· March 14. 9:00 AM – 5:00 PM. PNW Chapter of International Coleman Collectors Club (Lacey): 15th Annual Display of Vintage Coleman Lanterns, Stoves, and More.

So, you thought you’d heard of just about every possible specialized collector organization imaginable? Think again. There’s a group which is fixated solely upon Coleman products. And apparently, they are not even limited to the good ol’ USA. At this event, members of the PNW Chapter of the International Coleman Collectors Club will be displaying their collections of vintage Coleman lanterns, lamps, stoves, coolers and other items made by the company. Most remembered for fun things like camping equipment and other outdoor activity gear, Coleman also produced military items such as canteens, stoves and mess kits, but also more obscure equipment, like inflatable vests used by the Navy. Do you have a non-working Coleman item? Bring it in and Club members can show you how to get it operating again. Some collectors may have a few sales items. The event is family-friendly with numerous giveaways of new Coleman items. Also a raffle for a new Coleman ice chest! Taking place at the Best Western Plus Lacey Inn & Suites, 8326 Quinault Drive NE, Lacey.

· March 14. 10:00 AM – 4:00 PM. WET Science Center and the Capital Land Trust (Olympia): Meet the Trees of Washington.

It’s called the EVERGREEN STATE for a reason.* TREES! Much of Washington is adorned with the big beauties, but what makes up that glorious veil of green? Come and learn about Washington’s forests! Join Capitol Land Trust for a presentation about trees as you sort leaves and identify the native trees of our state. Nature-related activities will be happening all day. This event is free, and is taking place at the WET Science Center (LOTT), 500 Adams St. NE, Olympia.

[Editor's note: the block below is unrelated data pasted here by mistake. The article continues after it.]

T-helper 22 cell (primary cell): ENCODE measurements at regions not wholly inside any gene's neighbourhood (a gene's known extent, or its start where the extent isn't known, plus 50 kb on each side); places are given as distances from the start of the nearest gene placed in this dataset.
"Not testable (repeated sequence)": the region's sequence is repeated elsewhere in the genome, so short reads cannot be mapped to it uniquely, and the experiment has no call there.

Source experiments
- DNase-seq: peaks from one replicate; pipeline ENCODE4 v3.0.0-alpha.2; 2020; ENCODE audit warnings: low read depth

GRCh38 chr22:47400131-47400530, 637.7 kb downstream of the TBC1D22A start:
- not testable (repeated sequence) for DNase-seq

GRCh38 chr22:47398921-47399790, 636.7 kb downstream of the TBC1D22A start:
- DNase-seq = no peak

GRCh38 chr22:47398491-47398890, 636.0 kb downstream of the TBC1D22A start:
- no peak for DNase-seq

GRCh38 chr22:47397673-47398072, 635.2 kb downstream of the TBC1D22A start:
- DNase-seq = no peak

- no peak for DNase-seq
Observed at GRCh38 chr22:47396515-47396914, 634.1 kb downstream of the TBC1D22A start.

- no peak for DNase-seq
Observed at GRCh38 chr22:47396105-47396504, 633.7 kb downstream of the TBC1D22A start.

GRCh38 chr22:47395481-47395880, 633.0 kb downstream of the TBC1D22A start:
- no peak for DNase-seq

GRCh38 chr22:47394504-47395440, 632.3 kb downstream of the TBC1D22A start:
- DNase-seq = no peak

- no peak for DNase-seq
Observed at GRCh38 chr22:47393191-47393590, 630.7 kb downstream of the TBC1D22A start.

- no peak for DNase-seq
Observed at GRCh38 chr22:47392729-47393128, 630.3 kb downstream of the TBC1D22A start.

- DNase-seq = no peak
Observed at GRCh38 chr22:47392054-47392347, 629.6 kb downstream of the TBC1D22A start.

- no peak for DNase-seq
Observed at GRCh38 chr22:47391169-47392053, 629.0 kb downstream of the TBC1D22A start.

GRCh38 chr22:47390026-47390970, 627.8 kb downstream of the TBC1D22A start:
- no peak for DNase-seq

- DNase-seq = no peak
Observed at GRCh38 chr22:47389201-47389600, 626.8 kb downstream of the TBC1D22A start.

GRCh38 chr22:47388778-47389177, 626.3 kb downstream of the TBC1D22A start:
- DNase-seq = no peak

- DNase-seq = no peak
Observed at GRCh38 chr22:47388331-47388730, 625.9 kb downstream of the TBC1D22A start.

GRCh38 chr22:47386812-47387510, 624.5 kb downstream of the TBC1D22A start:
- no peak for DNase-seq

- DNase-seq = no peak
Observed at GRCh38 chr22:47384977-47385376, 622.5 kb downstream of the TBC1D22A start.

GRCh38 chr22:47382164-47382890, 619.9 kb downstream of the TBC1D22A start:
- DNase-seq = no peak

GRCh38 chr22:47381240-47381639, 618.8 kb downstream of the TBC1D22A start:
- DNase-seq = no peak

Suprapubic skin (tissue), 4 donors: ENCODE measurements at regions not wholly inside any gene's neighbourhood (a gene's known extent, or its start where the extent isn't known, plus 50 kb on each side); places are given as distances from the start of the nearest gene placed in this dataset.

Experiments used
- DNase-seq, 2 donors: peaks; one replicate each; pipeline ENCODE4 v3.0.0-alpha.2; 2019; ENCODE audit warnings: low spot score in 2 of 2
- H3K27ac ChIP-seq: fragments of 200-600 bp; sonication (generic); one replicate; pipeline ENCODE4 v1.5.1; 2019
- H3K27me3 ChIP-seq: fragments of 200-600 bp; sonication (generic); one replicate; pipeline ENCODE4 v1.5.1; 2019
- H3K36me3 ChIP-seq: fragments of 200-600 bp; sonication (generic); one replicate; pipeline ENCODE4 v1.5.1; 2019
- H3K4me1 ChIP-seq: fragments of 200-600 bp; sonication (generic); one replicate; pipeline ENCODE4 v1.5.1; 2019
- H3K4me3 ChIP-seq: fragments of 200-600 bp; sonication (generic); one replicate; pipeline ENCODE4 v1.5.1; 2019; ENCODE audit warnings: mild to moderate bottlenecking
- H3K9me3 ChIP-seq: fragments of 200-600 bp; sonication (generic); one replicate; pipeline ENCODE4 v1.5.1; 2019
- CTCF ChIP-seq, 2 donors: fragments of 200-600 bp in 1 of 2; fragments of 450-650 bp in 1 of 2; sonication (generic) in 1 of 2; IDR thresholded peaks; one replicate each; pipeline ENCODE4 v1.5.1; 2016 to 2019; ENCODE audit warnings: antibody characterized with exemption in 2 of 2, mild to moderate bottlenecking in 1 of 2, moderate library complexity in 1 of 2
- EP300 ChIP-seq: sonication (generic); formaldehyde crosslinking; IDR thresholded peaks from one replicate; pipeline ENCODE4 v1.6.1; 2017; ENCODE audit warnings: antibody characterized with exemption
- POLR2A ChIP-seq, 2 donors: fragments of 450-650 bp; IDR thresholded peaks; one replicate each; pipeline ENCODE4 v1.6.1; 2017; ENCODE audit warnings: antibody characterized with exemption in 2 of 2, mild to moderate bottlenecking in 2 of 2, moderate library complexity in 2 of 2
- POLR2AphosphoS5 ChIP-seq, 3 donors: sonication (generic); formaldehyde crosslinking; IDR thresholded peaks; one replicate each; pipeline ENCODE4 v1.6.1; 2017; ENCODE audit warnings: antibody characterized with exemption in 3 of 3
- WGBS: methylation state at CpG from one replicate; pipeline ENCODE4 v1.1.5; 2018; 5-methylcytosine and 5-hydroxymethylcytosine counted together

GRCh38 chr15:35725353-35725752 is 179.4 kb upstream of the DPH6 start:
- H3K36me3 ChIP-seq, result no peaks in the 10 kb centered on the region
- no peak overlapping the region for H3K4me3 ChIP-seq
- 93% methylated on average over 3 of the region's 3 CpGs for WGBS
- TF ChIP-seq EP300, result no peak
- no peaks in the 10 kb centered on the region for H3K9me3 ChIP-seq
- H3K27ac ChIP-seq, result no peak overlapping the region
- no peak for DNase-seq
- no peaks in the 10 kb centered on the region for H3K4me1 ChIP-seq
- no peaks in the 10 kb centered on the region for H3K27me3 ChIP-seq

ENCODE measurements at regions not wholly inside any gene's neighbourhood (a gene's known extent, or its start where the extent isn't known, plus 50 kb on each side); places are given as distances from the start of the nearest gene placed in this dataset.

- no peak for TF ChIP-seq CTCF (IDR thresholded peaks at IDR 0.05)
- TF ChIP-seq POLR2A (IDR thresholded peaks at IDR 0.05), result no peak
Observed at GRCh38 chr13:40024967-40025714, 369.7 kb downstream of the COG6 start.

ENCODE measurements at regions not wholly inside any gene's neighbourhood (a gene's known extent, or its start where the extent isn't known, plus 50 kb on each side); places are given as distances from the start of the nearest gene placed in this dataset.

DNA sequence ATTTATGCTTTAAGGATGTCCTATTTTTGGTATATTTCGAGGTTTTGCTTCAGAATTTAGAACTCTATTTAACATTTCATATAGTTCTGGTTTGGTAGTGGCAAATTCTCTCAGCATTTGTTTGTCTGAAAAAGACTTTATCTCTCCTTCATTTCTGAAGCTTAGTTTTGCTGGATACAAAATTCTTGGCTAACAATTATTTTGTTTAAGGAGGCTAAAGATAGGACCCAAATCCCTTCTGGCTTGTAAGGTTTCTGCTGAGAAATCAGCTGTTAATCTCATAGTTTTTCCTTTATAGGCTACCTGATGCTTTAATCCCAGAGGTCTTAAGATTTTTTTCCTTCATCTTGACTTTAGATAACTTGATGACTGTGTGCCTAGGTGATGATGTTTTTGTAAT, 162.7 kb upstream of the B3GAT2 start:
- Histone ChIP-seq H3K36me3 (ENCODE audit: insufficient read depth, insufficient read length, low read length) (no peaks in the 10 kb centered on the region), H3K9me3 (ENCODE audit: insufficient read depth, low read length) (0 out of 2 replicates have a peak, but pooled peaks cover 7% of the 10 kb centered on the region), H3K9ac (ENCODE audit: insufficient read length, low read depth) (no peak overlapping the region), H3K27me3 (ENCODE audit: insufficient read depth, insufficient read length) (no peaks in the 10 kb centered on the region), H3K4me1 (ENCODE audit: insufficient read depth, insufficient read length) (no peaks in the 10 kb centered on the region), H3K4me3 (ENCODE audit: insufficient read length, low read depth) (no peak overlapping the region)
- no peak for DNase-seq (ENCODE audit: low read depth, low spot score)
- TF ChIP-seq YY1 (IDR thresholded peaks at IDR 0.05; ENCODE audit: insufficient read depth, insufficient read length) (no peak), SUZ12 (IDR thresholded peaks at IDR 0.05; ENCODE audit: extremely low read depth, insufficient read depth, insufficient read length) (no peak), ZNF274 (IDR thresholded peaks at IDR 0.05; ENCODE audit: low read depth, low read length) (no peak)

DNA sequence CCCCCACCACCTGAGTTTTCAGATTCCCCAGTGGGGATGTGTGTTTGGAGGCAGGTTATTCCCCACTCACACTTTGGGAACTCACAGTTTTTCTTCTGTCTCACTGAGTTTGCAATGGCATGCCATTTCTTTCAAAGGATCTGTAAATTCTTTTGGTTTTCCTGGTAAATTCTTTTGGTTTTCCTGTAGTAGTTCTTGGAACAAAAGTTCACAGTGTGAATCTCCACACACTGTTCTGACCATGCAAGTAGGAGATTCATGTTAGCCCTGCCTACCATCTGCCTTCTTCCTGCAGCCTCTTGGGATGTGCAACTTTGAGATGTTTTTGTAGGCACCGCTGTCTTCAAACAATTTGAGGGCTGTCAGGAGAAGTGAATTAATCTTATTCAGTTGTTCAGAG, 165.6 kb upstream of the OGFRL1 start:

*Realtor and former newspaperman Charles Tallmadge Conover coined the phrase The Evergreen State, while working as chairman of the publicity committee of the Seattle Chamber of Commerce in the late 1800’s. His motivation had less to do with extolling our state’s stunning natural beauty than it did with the belief that the nickname would bring more settlers (i.e., home buyers) to the state. To accomplish this, Conover and business partner Samuel L. Crawford, along with Sound historian Frederic Grant produced the promotional booklet “Washington, The Evergreen State and Seattle, its Metropolis,” titled by Conover.

· March 14, 7:00 PM. South Puget Sound Community College, Kenneth J. Minnaert Center (Olympia): Peace Festival – A Celebration of Peace Through Music.

Under the motto Peace though Music. Quality through Inclusion, the Olympia Peace Choir has been a voice for global awareness, social consciousness, and environmental stewardship for a decade. With the resounding theme of It Takes a Village, this 100-voice community chorus will gather with choirs from around the Puget Sound in a joyful, inspiring celebration of peace through music. Guest choirs include the SPSCC Chorus and Vashon’s Free Range Folk Choir. As a service to the Olympia community, all Peace Choir performances are free and family-friendly. The Kenneth J. Minnaert Center Main Stage is located at 2011 Mottman Rd. SW, Olympia.